Tigers, Red Raiders mirror each other in several ways

Friday, October 19, 2007 | 2:35 a.m. CDT; updated 2:52 p.m. CDT, Tuesday, July 22, 2008

COLUMBIA — Missouri will be seeing double when it takes on Texas Tech on Saturday. The Red Raiders (6-1 overall, 2-1 Big 12 Conference) have striking resemblances to the Tigers (5-1, 1-1).

1. The star redshirt freshman wide receiver: Tech’s Michael Crabtree and MU’s Jeremy Maclin.

If he covered college football, Dick Vitale would already be hoarse talking about these prolific, record-breaking players. While Maclin could set records for all-purpose yards gained by a freshman by the end of season, Crabtree will shatter one of the freshman receiving marks against the Tigers — probably in the first quarter.

He has already gained 1,244 yards. USC’s Mike Williams set the mark with 1,265 yards in 2002. Crabtree has also caught 17 touchdown passes. The national record for all players? Twenty-seven.

Everyone has noticed the numbers. Even coach Gary Pinkel was rattling off Crabtree’s statistics like a fantasy football guru during his press conference Monday.

“Our coaches are going to have a pretty good game plan, so we just need to come out and contain him,” said safety Pig Brown, paraphrasing former ESPN anchor Dan Patrick.

2. The experienced junior quarterback in a crowded Heisman Trophy conversation: Tech’s Graham Harrell and MU’s Chase Daniel.

On airwaves across the nation, pundits throw in a new contender every week to keep the monotonous speculation about the Heisman Trophy seem fresh.

Last week, Daniel got to mingle with such favorites as Arkansas running back Darren McFadden and Kentucky quarterback Andre’ Woodson. But after Daniel’s performance against Oklahoma, Harrell is this week’s talking point.

Like Crabtree, Harrell will challenge multiple records this season. Daunte Culpepper set a record for accuracy (73.6 percent) with Central Florida in 1998. Harrell has completed 74.4 percent of his passes.

3. The spread offense: Pinkel is a disciple of Tech coach Mike Leach. He credits Leach for creating the popular system both teams employ.

Astute fans will notice slight differences in the teams’ schemes. Unlike Daniel, sometimes Harrell will get under center. While Daniel stands alone in shotgun at times, Harrell always has a running back by his side.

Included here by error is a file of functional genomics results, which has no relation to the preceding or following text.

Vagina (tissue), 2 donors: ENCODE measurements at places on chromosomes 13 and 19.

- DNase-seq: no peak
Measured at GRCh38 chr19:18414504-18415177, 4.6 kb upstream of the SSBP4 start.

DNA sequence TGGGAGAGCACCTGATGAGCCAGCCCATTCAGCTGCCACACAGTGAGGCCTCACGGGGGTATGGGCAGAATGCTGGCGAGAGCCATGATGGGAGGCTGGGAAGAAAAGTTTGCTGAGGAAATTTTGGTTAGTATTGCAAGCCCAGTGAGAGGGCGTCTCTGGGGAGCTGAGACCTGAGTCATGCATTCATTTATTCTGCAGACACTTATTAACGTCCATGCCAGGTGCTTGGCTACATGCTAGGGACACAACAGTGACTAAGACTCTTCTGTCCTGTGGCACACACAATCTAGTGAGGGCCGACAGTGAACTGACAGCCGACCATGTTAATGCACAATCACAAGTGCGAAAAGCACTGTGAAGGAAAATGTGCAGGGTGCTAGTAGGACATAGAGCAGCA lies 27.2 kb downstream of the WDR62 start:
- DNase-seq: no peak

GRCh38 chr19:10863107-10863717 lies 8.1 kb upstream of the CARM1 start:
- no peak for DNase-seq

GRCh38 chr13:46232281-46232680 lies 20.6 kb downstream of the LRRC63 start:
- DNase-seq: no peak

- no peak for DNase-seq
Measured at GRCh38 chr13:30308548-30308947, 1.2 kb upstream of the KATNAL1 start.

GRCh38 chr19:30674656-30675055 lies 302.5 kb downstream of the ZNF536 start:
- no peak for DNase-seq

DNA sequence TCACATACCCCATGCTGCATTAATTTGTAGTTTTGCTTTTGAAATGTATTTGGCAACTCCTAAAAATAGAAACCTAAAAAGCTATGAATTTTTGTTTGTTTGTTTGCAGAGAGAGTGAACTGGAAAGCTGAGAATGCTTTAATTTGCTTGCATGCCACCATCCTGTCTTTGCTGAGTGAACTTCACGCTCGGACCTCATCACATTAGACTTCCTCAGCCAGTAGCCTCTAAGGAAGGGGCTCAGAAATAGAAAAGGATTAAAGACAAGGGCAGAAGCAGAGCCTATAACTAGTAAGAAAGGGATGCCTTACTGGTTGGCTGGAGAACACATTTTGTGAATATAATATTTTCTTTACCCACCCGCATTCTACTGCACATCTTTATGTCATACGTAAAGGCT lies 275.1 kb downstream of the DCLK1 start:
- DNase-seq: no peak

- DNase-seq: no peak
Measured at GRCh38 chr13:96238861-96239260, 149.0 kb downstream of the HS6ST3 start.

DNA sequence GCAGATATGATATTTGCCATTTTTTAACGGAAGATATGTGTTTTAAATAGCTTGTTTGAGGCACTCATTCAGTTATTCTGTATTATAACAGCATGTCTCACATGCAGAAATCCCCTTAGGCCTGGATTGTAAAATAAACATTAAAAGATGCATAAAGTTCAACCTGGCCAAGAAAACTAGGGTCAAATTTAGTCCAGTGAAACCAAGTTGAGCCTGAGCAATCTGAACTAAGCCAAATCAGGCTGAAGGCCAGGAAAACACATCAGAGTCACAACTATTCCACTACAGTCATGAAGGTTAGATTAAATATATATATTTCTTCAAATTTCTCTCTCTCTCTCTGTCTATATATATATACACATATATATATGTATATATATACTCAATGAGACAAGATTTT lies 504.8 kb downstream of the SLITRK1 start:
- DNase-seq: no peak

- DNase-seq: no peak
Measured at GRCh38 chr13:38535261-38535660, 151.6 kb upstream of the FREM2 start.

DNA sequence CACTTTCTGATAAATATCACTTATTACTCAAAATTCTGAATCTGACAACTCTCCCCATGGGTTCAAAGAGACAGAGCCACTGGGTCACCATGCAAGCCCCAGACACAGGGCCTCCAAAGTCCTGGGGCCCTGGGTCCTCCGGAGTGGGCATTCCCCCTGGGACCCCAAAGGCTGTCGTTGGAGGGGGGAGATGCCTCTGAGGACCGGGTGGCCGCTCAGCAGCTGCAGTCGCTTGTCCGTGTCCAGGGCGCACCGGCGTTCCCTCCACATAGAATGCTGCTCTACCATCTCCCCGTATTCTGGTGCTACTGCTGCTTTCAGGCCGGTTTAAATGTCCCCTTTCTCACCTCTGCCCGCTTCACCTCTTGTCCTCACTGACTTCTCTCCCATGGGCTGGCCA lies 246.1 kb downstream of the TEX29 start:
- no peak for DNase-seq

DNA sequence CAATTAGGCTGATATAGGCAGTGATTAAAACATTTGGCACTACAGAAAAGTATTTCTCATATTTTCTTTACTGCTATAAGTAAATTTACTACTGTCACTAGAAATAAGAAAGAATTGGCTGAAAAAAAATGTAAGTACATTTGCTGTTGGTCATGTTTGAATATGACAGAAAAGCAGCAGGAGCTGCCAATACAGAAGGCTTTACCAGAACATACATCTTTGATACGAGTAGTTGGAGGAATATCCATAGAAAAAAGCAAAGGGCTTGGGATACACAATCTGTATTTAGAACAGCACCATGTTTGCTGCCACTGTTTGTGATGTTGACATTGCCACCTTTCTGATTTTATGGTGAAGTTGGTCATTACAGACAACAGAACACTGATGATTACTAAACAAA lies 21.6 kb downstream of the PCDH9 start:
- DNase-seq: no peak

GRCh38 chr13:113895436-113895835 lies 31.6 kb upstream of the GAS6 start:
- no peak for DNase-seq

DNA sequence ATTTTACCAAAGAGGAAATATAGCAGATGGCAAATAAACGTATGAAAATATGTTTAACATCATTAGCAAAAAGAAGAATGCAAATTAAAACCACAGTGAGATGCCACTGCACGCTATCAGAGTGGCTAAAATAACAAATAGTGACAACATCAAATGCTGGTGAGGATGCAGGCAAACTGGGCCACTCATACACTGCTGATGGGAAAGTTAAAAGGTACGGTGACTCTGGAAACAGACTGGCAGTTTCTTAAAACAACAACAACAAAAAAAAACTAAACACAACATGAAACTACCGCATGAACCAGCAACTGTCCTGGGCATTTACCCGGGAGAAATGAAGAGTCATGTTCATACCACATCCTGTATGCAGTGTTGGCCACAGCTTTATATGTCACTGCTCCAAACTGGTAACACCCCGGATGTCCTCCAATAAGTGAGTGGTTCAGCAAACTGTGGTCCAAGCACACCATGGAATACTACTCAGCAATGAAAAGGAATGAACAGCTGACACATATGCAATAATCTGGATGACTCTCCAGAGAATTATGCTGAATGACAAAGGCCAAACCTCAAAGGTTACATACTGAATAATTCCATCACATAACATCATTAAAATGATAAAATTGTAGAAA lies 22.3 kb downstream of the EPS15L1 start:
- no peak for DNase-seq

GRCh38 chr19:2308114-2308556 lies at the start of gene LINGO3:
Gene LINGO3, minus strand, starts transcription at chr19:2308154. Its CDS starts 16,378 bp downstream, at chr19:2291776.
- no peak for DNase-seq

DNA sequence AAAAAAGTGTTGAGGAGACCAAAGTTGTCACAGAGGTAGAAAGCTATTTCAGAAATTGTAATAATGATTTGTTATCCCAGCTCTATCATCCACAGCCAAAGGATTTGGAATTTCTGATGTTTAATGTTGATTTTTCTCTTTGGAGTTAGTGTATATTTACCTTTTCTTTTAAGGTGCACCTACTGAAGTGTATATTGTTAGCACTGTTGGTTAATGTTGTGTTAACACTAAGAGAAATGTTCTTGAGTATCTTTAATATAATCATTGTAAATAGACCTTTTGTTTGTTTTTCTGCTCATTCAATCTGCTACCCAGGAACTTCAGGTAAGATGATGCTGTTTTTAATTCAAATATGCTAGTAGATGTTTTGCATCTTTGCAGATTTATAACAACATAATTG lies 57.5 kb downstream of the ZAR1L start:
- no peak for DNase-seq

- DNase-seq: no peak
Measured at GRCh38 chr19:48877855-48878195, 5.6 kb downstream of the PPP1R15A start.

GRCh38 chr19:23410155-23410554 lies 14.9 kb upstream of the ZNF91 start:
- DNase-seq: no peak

Both teams rack up yardage regardless of the formations. Saturday’s final score should resemble the result of an Ivy League basketball game. Texas Tech’s lowest tally of the season is 35, Missouri’s 31.

4. A defense with marked improvement: At the start of the season, both units were as subpar as Michelle Wie’s scores. Tech’s failures created more of a crisis. Although Ole Miss gained 534 yards against the Tigers, Oklahoma State gutted the Red Raiders for 610. After their 49-45 loss to the Cowboys, Tech defensive coordinator Lyle Setencich stepped down for personal reasons.

The change paid off. The Aggies scored only seven points against Tech on Saturday. Pinkel said he was impressed.

Both defenses will also benefit from practicing against the spread.

“I think it helps quite a bit,” linebacker Brock Christopher said. “We obviously got a great quarterback we get to go against in practice.”

TEMPLE OUT: Pinkel said tailback Tony Temple won’t play against Texas Tech on Saturday, according to Chad Moller, MU’s assistant athletic director of media relations.

Temple sprained his ankle against Nebraska and didn’t travel with the team to Oklahoma.

“I’d be very disappointed if he wasn’t ready to play,” Pinkel said during his press conference Monday.

SELLOUT UNLIKELY: After more than 70,000 packed Faurot Field for the Oct. 6 Nebraska game, MU expects between 62,000 to 65,000 against Tech, according to Moller.

“Missouri fans, they got a choice. It’s my job to put a winning team out there that will plays at a high, efficient level. We’ve got great fans. It’d be nice to see us get 63,000 to 65,000 minimal to these games,” Pinkel said.

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